Driving Position

It’s a matter of comfort and safety

Let’s face it – driving can be a pain. With all the vehicles on the road, and no shortage of clueless and aggressive drivers out there, getting from point A to point B can be very stressful.

Dealing with the stress of driving is one thing, but driving for a living can be the source of another kind of pain – in your muscular-skeletal system. By decreasing your energy level, attentiveness or range of motion, driving with bodily pain can increase your risk of an auto body accident.

While statistics for North America are hard to come by, the British Chiropractic Association reported recently that 32,000 people each month visit one of its members with a back problem linked to driving posture. One association member pointed out that there is almost twice as much pressure on your back when you’re sitting than there is when you’re standing up.

Making sure you’re in a comfortable safe driving position, especially for long-distance rides, is a safety dimension many of us overlook. While the idea makes sense, everybody’s physique is different, so how do you know whether you’re in the right driving position?

Center Yourself Behind the Wheel

Ever see a driver who sits so his head is almost in the middle of his car? The look may say to others “I’m a cool dude,” but the position is stressful to your arms, neck and spine. Sitting centered behind the steering wheel ensures that it’s an equal stretch for each arm to reach the steering wheel.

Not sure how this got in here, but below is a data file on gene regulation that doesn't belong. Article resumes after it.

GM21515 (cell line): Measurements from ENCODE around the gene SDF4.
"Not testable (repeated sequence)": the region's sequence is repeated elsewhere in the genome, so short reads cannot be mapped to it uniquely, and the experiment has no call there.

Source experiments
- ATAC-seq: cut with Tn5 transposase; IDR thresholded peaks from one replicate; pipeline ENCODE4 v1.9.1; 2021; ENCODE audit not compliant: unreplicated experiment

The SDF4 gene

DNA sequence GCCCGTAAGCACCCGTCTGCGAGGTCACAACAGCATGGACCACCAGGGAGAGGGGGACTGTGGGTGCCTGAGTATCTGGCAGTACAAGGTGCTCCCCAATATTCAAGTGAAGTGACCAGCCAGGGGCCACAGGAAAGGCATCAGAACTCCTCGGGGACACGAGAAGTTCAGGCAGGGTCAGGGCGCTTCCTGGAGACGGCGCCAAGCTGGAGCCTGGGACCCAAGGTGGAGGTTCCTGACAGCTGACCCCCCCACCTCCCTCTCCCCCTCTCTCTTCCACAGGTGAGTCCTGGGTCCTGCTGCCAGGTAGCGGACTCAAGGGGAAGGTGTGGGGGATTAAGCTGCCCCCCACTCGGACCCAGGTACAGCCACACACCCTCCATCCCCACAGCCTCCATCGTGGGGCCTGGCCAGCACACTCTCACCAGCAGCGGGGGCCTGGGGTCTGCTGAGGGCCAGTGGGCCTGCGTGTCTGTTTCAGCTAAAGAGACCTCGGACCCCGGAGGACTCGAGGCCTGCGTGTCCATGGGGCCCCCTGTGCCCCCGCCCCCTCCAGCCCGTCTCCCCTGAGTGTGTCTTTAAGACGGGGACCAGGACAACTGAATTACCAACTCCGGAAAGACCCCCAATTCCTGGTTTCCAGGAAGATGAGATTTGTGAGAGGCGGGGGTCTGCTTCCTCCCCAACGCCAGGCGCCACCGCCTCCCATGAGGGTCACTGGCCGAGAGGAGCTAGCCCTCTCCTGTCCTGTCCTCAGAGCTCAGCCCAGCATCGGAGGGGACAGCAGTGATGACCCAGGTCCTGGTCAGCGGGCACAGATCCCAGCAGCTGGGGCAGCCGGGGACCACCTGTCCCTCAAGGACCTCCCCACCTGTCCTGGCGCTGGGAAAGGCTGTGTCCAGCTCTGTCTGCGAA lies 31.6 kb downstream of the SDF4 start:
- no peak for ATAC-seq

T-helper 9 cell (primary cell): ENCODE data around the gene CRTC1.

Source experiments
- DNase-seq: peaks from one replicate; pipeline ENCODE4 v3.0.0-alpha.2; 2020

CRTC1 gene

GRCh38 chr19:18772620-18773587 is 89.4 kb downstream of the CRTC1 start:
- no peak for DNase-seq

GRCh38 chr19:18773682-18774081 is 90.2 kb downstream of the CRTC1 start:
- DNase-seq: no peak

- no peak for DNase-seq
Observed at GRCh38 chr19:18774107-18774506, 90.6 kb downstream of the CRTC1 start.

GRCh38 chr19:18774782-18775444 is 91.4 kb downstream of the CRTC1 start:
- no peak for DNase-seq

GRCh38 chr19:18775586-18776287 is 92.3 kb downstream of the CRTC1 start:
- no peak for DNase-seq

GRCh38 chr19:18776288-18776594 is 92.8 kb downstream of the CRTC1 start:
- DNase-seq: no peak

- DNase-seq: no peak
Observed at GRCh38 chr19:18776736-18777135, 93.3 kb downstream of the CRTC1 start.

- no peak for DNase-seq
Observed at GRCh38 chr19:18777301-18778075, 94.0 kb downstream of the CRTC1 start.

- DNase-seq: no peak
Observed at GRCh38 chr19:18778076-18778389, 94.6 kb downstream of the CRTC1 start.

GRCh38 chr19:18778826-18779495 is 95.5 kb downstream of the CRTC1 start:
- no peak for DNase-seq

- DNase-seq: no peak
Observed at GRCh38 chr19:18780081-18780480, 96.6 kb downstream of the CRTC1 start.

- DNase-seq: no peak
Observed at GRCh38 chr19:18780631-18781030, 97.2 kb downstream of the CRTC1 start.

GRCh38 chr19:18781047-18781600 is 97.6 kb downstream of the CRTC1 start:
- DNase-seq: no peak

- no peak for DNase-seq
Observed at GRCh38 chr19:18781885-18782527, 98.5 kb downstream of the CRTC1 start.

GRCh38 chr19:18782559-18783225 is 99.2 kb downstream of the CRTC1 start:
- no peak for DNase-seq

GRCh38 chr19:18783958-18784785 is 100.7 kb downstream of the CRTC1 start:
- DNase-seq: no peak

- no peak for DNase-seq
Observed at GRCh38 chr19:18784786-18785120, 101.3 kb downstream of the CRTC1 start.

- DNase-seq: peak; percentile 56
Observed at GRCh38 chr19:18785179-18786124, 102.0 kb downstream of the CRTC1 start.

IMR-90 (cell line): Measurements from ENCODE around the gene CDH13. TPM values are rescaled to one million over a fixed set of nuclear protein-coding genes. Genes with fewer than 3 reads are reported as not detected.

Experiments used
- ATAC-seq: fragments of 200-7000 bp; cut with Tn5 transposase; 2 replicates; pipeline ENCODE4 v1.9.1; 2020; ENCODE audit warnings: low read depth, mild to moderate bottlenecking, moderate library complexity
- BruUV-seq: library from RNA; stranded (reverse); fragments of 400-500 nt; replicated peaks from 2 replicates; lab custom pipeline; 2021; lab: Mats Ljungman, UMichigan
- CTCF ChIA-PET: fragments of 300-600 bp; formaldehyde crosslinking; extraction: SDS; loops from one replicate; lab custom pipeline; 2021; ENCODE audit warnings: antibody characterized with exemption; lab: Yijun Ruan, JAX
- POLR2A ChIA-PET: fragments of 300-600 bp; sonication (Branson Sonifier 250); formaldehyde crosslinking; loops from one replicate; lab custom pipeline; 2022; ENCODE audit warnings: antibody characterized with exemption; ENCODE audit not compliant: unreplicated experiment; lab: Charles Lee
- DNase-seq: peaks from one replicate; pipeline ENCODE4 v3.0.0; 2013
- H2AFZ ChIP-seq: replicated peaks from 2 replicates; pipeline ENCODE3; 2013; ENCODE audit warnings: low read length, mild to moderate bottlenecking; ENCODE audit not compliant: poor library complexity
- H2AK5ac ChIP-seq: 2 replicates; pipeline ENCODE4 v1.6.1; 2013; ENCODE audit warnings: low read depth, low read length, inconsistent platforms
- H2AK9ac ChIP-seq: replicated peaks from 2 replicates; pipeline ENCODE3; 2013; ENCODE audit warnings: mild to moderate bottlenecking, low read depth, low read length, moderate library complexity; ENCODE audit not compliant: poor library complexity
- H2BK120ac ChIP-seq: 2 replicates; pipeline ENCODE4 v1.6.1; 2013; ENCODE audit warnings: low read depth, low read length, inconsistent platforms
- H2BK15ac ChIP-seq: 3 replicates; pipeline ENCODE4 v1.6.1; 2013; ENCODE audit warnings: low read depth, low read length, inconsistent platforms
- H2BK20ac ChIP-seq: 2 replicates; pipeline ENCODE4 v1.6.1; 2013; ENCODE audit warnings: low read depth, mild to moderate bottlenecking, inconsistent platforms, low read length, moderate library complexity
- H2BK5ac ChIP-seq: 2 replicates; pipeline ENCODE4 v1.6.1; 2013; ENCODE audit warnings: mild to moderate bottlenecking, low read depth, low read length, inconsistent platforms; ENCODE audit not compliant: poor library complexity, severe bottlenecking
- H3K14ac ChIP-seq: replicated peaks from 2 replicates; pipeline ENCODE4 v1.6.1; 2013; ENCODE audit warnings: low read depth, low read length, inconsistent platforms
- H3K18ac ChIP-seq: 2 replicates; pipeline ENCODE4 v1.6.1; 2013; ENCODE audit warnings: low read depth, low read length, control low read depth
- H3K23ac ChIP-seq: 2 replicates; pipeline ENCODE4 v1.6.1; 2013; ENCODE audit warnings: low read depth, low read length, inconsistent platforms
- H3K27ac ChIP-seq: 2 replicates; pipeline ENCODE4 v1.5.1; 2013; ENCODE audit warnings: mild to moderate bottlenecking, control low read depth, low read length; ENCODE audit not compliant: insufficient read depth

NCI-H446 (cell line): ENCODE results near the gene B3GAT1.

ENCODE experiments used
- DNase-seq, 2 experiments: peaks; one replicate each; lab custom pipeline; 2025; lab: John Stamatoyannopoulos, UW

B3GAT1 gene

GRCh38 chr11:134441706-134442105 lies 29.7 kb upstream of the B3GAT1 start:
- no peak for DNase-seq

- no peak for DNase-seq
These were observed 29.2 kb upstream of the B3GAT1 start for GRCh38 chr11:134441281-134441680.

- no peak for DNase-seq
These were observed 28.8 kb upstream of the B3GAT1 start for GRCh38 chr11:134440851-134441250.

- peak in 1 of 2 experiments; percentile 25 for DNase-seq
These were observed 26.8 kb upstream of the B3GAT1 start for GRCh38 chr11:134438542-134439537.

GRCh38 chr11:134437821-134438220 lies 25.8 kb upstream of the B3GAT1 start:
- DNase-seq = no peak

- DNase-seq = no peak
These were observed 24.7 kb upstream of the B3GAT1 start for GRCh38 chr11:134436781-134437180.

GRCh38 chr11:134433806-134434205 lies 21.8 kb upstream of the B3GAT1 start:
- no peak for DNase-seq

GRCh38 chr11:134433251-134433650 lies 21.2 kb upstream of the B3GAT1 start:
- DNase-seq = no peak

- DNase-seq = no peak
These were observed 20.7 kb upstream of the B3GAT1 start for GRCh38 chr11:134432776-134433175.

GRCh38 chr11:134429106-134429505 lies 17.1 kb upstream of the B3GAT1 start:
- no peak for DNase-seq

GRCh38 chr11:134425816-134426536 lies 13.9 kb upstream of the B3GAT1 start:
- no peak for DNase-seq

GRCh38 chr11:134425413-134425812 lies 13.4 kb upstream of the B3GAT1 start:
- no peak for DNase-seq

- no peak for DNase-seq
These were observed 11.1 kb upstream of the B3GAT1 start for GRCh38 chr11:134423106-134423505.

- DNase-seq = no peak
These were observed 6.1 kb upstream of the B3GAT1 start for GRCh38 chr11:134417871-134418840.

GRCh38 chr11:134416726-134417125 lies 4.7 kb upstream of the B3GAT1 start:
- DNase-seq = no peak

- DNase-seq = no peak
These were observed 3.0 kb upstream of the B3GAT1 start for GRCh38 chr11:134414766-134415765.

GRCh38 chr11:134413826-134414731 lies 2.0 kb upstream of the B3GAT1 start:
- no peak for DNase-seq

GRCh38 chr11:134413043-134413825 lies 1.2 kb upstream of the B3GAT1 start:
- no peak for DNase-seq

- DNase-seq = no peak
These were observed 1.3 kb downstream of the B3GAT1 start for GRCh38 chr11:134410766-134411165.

Pedals and Steering Wheel in Easy Reach

Your seat should be adjusted just far enough forward so you don’t have to stretch to reach the pedals or steering wheel, which is fatiguing. Both your elbows and knees should be slightly bent when your hands and feet are touching the wheel and pedals. Depending on your build, you may have to tilt your seat back a bit for the right balance.

As for hand positioning, most experts recommend the “9 o’clock and 3 o’clock” positions on the wheel. More than a matter of comfort, in the era of air bags it’s a safety issue. At the old “10 and 2 o’clock” position, your hands could strike your face by an airbag being deployed.

Sit Reasonably Upright

Leaning too far forward or too far back in the driver’s seat puts undue stress on your back. You should  tilt the backrest so that your shoulder blades are resting against the back of the seat, your lower back is being supported, and your bottom is tucked snugly into the corner where the backrest meets the seat.

Get the Headrest Right

“Head rest” is a misleading name for the piece added to the tops of vehicle seats a generation ago. Its purpose isn’t to provide a kind of pillow to rest your head, but a restraint to prevent whiplash. If yours is adjustable, raise or lower the headrest so it’s slightly above the point where the back of your skull meets your neck.

Specialists point out that no matter how comfortable your driving position, it’s fatiguing to remain in any single position for long periods of time. Within the guidelines we’ve just covered, it’s important to vary how you sit for anything more than a short drive. If you have a long way to go, the best way to avoid fatigue, pain and injury is to stop and get out of your vehicle once every two hours or so.

CollisionMax recommends following these driver safety tips to avoid fatigue and auto body collisions during any road trips.